At about 8 this morning I went set off with my Cousin, for Cambridge, where we arrived, just after 10. At 11 the exhibition began, with the Latin Oration by Prescott. It was upon the military art, and the composition appeared to be very good, but it was not very well deliver’d: this person indeed was never form’d for an Orator. This part was followed by a forensic disputation, upon the question, whether the conduct of mankind in general is much influenced by a prospect of future reputation? between Grosvenor and Baxter. The former appeared to much better advantage than his opponent. Both introduced perhaps more scripture than was necessary. The syllogistic dispute came on next by Weld respondent. Bradbury, Churchill and Payne opponents. The question was, whether the approbation of conscience makes any action virtuous. This was followed by the dialogue between Haven and Thayer both of which spoke very well. Cutts delivered the greek Oration and Kirkland the Hebrew, and both were approved; the literary performances closed with the English Oration, by Gordon, the subject was patriotism. It was well written, and well spoken; though he took rather too high a pitch of voice, and imitated Mr. Otis rather too much. An anthem was sung, and several pieces of music perform’d extremely well.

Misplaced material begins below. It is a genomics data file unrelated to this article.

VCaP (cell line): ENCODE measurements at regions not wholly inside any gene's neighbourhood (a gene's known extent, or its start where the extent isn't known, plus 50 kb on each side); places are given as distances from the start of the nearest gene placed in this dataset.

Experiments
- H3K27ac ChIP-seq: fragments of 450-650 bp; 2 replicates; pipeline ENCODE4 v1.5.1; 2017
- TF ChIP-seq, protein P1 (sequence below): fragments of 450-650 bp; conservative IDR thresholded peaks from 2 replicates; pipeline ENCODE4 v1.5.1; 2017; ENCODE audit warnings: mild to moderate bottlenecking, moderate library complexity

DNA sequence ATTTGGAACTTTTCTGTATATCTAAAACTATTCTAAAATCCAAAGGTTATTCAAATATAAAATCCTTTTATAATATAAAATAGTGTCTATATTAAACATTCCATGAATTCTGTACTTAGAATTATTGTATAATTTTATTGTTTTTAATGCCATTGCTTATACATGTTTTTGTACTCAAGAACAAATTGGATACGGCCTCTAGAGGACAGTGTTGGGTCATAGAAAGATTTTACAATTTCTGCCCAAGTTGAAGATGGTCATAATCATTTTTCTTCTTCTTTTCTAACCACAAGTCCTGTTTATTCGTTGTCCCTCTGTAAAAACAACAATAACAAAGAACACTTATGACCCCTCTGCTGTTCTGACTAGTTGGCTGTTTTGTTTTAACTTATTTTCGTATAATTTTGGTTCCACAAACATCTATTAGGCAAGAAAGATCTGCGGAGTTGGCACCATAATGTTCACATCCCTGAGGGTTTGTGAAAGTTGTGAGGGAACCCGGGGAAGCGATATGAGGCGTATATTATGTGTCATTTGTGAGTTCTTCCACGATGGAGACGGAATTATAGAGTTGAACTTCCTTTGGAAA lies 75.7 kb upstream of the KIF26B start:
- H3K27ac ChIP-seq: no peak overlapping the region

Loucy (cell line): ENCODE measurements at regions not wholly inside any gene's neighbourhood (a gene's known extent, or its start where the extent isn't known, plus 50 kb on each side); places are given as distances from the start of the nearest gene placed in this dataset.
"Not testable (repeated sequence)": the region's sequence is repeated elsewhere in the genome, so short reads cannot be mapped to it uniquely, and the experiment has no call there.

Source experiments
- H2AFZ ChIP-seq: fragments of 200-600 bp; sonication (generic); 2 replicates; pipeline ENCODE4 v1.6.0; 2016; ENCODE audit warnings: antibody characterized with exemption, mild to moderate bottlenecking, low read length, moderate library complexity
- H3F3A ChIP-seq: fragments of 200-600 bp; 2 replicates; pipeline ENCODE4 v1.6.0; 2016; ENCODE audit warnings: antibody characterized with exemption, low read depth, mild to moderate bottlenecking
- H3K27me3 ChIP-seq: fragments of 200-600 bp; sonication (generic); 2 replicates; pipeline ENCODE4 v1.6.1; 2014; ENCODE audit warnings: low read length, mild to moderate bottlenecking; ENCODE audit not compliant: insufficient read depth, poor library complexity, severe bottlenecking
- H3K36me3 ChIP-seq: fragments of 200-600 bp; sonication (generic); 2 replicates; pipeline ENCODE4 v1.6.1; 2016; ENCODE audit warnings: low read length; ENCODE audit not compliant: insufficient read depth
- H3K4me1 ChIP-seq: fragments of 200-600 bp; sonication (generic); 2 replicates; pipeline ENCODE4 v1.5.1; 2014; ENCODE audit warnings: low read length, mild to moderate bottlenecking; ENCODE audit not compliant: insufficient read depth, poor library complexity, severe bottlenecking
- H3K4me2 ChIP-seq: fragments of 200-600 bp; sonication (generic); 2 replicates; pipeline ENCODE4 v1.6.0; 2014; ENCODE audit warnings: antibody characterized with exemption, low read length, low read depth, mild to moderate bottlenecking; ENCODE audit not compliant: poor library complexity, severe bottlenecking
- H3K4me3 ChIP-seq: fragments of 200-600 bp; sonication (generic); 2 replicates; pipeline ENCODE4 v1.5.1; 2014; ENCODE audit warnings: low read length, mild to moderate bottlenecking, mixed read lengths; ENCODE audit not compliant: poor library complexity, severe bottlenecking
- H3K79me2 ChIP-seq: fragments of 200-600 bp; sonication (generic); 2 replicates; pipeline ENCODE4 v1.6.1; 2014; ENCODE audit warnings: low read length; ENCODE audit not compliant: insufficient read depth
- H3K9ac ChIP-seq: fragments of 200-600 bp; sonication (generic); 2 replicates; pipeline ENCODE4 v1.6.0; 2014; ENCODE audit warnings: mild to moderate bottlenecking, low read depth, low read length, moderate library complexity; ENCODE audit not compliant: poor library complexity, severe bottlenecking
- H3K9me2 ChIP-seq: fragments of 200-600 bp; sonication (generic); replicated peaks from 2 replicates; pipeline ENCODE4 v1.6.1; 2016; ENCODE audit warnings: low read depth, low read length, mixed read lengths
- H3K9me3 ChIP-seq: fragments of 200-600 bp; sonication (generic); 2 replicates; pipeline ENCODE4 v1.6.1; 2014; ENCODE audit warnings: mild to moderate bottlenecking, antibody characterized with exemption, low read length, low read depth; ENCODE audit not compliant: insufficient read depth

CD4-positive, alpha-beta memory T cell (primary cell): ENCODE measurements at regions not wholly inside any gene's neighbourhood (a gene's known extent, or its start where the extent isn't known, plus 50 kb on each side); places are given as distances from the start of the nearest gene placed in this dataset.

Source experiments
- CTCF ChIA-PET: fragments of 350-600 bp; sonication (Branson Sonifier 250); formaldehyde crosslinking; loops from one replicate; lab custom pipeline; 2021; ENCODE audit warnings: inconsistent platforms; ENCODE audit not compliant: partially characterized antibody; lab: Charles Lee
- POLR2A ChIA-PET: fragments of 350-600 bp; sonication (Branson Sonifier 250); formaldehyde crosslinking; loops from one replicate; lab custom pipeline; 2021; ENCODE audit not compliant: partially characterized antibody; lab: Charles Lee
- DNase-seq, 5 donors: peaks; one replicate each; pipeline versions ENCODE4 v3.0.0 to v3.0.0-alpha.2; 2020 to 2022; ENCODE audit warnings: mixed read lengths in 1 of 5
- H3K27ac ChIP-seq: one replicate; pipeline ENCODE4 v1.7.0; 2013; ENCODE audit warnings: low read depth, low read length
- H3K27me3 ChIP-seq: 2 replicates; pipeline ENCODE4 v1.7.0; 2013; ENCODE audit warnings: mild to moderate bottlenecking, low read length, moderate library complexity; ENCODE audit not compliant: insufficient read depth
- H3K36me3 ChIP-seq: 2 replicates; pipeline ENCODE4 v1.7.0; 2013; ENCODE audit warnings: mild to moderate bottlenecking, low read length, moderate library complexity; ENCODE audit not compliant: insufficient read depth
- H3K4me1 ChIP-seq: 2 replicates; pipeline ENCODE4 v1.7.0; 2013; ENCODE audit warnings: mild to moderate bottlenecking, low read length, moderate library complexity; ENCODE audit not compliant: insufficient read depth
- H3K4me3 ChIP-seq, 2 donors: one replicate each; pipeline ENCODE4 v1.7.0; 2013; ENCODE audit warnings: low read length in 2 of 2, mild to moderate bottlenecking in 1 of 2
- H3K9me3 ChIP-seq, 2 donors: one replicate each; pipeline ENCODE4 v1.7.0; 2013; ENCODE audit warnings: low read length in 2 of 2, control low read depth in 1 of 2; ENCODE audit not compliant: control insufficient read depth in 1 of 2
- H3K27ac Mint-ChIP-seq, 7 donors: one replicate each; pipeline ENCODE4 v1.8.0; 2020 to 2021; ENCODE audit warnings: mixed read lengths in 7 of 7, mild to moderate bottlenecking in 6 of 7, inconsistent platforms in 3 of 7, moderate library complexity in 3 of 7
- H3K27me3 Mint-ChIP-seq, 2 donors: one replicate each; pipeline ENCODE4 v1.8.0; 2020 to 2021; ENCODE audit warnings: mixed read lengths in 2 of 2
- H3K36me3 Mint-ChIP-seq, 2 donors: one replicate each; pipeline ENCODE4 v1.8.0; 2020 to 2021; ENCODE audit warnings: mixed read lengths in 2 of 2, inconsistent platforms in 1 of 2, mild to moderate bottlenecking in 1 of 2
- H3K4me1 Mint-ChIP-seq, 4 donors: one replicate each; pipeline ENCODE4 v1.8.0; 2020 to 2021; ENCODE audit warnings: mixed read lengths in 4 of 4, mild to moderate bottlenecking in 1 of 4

I dined with Mr. Andrews in company with a number of other gentlemen; among the rest several of his class mates. Cranch went over to Mystic, and pass’d the evening there, but as I had some business to transact I remain’d at Cambridge.